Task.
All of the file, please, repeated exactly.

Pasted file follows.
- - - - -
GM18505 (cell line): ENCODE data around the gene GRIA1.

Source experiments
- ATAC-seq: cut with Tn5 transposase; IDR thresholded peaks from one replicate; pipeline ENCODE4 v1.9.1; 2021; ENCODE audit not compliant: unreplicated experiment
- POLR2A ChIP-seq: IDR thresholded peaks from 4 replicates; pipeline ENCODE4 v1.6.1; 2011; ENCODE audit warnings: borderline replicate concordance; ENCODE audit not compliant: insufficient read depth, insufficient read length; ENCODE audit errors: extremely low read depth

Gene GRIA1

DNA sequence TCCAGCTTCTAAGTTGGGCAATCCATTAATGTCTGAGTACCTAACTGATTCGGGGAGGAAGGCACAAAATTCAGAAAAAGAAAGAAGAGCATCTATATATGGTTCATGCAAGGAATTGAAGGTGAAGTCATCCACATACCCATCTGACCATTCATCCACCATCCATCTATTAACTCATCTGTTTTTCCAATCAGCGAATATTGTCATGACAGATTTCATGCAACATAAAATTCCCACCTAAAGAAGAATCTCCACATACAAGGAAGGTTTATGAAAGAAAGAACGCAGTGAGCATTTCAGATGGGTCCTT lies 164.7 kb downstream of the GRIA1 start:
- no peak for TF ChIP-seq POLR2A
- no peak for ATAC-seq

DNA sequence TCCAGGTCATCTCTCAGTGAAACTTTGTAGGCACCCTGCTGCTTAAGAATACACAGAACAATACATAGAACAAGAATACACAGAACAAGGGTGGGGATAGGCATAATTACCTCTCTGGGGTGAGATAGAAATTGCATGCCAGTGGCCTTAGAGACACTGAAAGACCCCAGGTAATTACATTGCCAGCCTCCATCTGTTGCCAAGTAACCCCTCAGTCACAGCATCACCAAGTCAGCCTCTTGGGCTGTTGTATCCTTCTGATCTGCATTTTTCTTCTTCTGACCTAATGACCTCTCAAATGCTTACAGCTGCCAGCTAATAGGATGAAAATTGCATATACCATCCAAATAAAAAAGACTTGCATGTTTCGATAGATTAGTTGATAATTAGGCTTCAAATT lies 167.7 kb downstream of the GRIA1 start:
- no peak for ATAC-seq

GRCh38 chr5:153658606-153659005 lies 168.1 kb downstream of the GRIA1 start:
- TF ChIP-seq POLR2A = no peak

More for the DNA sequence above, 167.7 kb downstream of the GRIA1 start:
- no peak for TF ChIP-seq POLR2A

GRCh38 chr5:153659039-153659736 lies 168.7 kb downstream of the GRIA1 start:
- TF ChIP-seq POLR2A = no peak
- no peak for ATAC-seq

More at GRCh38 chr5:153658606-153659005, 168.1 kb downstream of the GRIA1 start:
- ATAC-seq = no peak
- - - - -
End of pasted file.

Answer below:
GM18505 (cell line): ENCODE data around the gene GRIA1.

Source experiments
- ATAC-seq: cut with Tn5 transposase; IDR thresholded peaks from one replicate; pipeline ENCODE4 v1.9.1; 2021; ENCODE audit not compliant: unreplicated experiment
- POLR2A ChIP-seq: IDR thresholded peaks from 4 replicates; pipeline ENCODE4 v1.6.1; 2011; ENCODE audit warnings: borderline replicate concordance; ENCODE audit not compliant: insufficient read depth, insufficient read length; ENCODE audit errors: extremely low read depth

Gene GRIA1

DNA sequence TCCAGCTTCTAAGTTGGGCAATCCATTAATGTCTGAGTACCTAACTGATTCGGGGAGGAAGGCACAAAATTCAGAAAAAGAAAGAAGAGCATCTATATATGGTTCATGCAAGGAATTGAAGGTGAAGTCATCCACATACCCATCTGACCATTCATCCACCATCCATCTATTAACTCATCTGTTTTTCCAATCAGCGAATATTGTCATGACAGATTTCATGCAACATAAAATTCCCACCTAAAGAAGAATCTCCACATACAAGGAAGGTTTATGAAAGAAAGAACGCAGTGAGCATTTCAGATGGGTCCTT lies 164.7 kb downstream of the GRIA1 start:
- no peak for TF ChIP-seq POLR2A
- no peak for ATAC-seq

DNA sequence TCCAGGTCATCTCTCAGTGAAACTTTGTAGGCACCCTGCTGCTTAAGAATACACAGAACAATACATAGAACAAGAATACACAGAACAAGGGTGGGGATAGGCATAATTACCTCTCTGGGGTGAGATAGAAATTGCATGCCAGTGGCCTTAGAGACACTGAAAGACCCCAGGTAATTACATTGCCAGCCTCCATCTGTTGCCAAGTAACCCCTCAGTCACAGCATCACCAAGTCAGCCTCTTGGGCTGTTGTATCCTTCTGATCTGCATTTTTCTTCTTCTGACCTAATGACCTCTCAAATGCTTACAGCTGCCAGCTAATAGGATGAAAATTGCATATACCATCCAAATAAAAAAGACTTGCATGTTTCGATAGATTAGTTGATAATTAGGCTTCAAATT lies 167.7 kb downstream of the GRIA1 start:
- no peak for ATAC-seq

GRCh38 chr5:153658606-153659005 lies 168.1 kb downstream of the GRIA1 start:
- TF ChIP-seq POLR2A = no peak

More for the DNA sequence above, 167.7 kb downstream of the GRIA1 start:
- no peak for TF ChIP-seq POLR2A

GRCh38 chr5:153659039-153659736 lies 168.7 kb downstream of the GRIA1 start:
- TF ChIP-seq POLR2A = no peak
- no peak for ATAC-seq

More at GRCh38 chr5:153658606-153659005, 168.1 kb downstream of the GRIA1 start:
- ATAC-seq = no peak